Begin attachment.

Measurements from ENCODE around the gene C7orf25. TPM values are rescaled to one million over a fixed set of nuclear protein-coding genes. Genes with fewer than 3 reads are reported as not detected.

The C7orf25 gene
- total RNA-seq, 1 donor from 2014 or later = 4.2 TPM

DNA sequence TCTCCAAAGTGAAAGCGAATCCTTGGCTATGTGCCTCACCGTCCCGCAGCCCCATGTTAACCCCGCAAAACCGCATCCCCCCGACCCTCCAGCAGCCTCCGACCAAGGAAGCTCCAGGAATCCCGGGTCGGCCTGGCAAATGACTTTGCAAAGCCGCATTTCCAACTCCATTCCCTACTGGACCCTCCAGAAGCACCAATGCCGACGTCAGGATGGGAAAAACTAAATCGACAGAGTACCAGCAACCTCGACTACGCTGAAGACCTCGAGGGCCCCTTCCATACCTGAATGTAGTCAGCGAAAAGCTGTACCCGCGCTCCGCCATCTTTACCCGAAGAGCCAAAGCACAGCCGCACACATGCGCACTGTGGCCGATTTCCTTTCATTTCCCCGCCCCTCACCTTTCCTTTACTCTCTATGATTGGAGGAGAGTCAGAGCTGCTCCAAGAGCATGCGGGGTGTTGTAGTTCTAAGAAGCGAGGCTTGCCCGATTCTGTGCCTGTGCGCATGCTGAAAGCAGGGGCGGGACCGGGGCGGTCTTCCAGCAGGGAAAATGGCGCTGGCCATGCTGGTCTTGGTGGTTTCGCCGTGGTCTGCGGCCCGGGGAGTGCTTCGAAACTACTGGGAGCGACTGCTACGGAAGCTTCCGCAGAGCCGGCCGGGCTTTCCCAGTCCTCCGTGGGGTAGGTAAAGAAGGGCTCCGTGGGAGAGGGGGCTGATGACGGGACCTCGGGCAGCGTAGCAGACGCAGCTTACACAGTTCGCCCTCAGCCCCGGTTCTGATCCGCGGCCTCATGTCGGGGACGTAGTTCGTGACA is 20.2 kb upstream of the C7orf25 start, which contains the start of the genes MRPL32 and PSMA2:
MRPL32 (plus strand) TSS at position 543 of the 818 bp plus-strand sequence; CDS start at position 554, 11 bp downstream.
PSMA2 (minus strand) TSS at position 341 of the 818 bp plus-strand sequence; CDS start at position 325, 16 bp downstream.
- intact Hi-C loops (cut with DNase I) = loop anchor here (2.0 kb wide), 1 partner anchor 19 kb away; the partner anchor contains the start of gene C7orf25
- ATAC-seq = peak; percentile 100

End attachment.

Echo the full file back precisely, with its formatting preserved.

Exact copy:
Measurements from ENCODE around the gene C7orf25. TPM values are rescaled to one million over a fixed set of nuclear protein-coding genes. Genes with fewer than 3 reads are reported as not detected.

The C7orf25 gene
- total RNA-seq, 1 donor from 2014 or later = 4.2 TPM

DNA sequence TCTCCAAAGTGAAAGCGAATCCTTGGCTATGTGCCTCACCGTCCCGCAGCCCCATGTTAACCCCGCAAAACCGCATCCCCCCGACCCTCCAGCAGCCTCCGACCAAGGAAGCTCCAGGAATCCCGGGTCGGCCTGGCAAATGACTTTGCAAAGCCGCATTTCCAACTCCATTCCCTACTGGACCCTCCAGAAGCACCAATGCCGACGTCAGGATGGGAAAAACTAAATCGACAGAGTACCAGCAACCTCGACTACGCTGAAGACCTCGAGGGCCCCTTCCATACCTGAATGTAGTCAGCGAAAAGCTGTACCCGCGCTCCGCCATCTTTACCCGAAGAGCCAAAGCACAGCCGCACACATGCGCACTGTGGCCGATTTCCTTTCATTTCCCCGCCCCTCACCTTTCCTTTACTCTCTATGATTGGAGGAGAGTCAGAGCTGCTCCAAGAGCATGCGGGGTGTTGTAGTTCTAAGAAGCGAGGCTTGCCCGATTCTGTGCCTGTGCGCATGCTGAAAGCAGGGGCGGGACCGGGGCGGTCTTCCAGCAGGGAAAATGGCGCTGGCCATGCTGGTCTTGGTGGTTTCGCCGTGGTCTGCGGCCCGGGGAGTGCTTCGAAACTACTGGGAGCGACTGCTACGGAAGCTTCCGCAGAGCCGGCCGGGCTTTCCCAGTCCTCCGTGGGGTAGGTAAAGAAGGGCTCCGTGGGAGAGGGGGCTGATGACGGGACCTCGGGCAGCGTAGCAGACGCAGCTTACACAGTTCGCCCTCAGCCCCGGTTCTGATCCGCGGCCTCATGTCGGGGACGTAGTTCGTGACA is 20.2 kb upstream of the C7orf25 start, which contains the start of the genes MRPL32 and PSMA2:
MRPL32 (plus strand) TSS at position 543 of the 818 bp plus-strand sequence; CDS start at position 554, 11 bp downstream.
PSMA2 (minus strand) TSS at position 341 of the 818 bp plus-strand sequence; CDS start at position 325, 16 bp downstream.
- intact Hi-C loops (cut with DNase I) = loop anchor here (2.0 kb wide), 1 partner anchor 19 kb away; the partner anchor contains the start of gene C7orf25
- ATAC-seq = peak; percentile 100